The widget conundrum

Summary:There's a pretty good article in Advertising Age about the benefits of widgets and the fact that not a lot of people are using it. AdAge says that "entire segment" will amount to around $100 million.

There's a pretty good article in Advertising Age about the benefits of widgets and the fact that not a lot of people are using it. AdAge says that "entire segment" will amount to around $100 million. That sounds like a chunk of money, and especially one for an industry that I consider a subset of rich Internet applications, but as the holy grail of advertising, it's not much money. And AdAge talks to people that bring up a number of issues around widgets including non-standardization, cost, and scale. All decent reasons, but I think we're just now getting to the point where the technologies are viable for widgets on a wide scale.

I consider widgets a subset of rich Internet applications mostly because of the technology behind them. Almost all widgets tend to be pretty interactive which makes platforms like Flash and Silverlight ideal for deployment. The fact that the embed model works so well with those technologies makes it easy to port them. Adobe AIR provides desktop functionality that lets you persist and create notifications. Then think about Flash and Silverlight's move into the mobile world and how easily it will be to repurpose widgets across devices.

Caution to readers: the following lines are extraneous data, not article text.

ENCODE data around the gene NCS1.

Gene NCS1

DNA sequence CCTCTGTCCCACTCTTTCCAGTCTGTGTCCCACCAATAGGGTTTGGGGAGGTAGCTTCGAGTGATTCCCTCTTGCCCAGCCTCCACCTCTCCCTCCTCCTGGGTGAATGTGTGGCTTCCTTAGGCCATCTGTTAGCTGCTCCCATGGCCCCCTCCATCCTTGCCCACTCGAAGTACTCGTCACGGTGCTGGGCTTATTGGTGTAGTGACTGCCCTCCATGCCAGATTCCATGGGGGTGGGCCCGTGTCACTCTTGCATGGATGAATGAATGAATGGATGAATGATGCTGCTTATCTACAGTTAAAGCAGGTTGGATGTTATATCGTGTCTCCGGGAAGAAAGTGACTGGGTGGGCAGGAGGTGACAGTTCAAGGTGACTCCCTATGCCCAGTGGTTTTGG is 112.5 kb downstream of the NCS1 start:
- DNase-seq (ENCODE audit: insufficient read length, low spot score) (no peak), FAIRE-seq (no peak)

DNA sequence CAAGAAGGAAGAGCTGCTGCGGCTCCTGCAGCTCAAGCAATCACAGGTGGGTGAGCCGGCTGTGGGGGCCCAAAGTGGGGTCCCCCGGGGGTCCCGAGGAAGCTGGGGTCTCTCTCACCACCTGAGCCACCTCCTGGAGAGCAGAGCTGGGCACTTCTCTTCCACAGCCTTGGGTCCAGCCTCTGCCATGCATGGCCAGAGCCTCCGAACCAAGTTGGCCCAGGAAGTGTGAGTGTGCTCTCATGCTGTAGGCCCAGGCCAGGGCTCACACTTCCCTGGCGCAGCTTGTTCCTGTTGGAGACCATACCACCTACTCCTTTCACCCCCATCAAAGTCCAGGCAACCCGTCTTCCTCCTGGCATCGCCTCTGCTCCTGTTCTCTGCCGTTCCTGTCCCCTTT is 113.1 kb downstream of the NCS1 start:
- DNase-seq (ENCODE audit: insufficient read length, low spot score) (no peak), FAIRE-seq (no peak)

That last part is key. There is a fairly sophisticated ecosystem building up around monetization of widgets. yourminis was one of the first companies to the space and have focused on customization and working with partners. Since being acquired by AOL they've been busy adding customers and partners. The other aspect is being able to analyze this content and provide analytics. That's where repurposing the widgets becomes more interesting. You could automatically track your widget across devices, social networks, and desktops with the same tracking back end.

There are also more complicated engaging widget platforms emerging. Sprout Builder is a great example of this. Something a bit more complex than a traditional widget, they provide a framework that can be customized with interactive content and then placed anywhere widgets can be. They provide the same kind of analytical tools so you can track where your widgets are going and even limit them by domain.

Widgets are a great way to engage users and the most powerful thing about the is that users can consume them in ways they control - desktop, web, Facebook, mobile, etc. So their value as an advertising engine is significant and with the ways the infrastructure is moving, it's going to be easier and easier to create and deploy widgets.

Topics: Mobility, Hardware, Microsoft, Software Development

About

Ryan Stewart holds an economics degree from the University of Pennsylvania and is now a Rich Internet Application developer and industry analyst. After graduating from Penn, he spent two years developing applications for the Wharton School and pushing the idea of the web as a platform for learning. Ryan now lives in Seattle with his wife... Full Bio

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